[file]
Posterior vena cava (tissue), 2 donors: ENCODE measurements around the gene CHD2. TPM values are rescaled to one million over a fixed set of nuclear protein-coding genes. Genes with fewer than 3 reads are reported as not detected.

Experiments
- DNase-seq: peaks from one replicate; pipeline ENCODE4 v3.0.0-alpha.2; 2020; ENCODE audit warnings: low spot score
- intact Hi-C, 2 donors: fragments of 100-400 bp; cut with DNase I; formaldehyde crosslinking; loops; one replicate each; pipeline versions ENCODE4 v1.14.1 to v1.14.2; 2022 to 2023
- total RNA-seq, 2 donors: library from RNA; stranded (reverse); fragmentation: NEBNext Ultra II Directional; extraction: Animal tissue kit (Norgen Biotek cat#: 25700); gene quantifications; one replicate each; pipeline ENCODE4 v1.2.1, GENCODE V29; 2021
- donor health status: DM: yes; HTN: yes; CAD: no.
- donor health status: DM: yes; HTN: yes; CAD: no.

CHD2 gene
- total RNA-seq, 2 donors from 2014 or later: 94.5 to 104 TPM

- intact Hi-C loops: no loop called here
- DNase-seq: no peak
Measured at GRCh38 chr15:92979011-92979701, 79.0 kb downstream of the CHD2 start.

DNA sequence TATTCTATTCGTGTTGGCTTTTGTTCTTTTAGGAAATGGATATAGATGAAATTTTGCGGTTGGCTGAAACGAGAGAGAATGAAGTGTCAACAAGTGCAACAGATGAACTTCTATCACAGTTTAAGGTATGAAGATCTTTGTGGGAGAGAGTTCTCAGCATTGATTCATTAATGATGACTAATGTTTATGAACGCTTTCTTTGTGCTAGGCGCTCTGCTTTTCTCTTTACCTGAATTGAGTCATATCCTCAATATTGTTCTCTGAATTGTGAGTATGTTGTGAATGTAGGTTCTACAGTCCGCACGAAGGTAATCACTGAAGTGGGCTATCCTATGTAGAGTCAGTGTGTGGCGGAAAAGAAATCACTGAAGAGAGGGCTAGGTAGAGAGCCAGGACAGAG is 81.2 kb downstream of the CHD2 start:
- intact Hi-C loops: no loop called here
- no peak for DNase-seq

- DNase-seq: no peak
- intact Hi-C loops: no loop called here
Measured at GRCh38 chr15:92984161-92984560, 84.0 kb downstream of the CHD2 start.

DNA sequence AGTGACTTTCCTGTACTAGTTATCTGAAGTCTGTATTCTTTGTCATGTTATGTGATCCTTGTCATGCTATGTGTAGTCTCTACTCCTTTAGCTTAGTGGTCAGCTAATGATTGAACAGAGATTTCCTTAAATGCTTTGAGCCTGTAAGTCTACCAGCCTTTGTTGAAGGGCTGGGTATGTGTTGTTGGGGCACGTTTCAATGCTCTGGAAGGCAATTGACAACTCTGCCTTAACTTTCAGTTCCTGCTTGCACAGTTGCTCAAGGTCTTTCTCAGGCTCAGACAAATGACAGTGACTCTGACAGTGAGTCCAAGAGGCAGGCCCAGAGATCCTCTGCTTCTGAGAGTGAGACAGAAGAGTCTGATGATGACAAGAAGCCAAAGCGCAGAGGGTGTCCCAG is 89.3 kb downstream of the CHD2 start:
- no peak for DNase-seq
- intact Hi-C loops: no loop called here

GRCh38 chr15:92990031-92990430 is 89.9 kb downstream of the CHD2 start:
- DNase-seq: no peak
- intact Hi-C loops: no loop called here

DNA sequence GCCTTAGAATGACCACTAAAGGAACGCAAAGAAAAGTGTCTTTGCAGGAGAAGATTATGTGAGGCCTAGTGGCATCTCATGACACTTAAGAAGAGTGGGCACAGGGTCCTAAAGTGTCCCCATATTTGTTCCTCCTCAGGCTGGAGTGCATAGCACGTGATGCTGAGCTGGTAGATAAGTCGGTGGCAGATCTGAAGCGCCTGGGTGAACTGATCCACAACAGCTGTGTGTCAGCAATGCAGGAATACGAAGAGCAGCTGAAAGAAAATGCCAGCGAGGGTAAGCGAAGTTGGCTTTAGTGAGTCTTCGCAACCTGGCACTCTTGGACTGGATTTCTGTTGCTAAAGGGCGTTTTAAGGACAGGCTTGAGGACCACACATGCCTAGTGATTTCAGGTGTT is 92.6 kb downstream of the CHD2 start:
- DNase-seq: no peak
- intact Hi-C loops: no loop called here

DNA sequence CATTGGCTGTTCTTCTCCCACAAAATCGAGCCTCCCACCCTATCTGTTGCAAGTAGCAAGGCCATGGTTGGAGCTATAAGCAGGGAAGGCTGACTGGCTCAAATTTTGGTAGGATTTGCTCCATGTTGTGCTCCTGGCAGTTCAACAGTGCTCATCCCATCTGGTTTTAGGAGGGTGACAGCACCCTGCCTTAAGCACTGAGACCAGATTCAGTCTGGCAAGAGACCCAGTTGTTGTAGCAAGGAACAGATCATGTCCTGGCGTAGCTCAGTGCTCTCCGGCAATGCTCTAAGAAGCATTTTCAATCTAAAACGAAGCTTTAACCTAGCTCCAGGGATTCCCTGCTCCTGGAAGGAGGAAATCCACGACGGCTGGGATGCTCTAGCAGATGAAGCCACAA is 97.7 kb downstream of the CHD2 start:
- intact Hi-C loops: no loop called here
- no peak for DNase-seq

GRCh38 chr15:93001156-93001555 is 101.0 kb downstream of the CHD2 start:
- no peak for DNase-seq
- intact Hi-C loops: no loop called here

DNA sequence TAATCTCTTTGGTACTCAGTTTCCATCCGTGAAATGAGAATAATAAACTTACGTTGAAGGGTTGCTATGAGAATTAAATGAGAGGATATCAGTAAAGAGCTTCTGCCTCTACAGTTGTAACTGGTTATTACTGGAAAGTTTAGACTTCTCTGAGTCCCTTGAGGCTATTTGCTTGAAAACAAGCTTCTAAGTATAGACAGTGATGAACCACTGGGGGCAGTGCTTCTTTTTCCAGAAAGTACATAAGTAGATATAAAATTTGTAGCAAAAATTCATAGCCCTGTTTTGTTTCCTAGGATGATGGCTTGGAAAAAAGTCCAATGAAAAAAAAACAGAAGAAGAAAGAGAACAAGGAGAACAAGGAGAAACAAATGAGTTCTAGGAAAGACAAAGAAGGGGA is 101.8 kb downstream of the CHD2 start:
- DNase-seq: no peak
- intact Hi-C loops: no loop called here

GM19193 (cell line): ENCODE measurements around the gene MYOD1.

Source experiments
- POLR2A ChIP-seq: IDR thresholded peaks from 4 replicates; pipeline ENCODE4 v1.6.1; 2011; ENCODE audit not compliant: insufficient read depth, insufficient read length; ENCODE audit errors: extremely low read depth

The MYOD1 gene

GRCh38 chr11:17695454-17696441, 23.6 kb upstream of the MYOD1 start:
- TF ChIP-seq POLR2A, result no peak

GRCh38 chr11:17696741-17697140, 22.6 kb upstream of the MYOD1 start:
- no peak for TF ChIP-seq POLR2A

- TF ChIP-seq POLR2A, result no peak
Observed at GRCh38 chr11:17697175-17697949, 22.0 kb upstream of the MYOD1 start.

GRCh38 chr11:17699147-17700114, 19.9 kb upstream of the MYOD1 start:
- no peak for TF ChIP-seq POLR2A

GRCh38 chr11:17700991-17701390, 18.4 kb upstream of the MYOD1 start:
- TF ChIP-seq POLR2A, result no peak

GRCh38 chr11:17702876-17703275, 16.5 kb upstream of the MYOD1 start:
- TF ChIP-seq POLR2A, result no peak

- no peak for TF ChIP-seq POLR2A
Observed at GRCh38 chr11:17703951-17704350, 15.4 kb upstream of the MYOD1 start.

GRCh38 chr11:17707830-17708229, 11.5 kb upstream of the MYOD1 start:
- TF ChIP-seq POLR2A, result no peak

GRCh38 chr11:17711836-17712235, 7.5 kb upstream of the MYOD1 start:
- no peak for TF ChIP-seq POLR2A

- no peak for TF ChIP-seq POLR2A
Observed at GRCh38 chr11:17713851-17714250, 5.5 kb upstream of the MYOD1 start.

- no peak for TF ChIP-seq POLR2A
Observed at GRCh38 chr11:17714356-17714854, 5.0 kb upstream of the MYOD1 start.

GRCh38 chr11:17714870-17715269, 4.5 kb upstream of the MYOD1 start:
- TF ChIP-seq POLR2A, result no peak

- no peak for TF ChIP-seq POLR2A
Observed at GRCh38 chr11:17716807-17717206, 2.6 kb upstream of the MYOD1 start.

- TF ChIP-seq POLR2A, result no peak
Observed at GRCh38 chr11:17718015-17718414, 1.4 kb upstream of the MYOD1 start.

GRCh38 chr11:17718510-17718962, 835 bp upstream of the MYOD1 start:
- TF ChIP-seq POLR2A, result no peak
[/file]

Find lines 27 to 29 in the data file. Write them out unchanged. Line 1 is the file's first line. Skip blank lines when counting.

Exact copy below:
- intact Hi-C loops: no loop called here

DNA sequence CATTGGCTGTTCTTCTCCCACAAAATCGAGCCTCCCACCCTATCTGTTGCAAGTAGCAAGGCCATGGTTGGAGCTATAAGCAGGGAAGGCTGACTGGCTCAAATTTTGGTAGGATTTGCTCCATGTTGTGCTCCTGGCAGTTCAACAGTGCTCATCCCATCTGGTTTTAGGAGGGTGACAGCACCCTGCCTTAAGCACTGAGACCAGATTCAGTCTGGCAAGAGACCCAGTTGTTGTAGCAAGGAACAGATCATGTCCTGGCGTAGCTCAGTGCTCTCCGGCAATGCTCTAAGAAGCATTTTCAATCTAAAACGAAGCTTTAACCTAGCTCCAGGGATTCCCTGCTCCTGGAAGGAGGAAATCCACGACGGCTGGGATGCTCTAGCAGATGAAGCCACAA is 97.7 kb downstream of the CHD2 start:
- intact Hi-C loops: no loop called here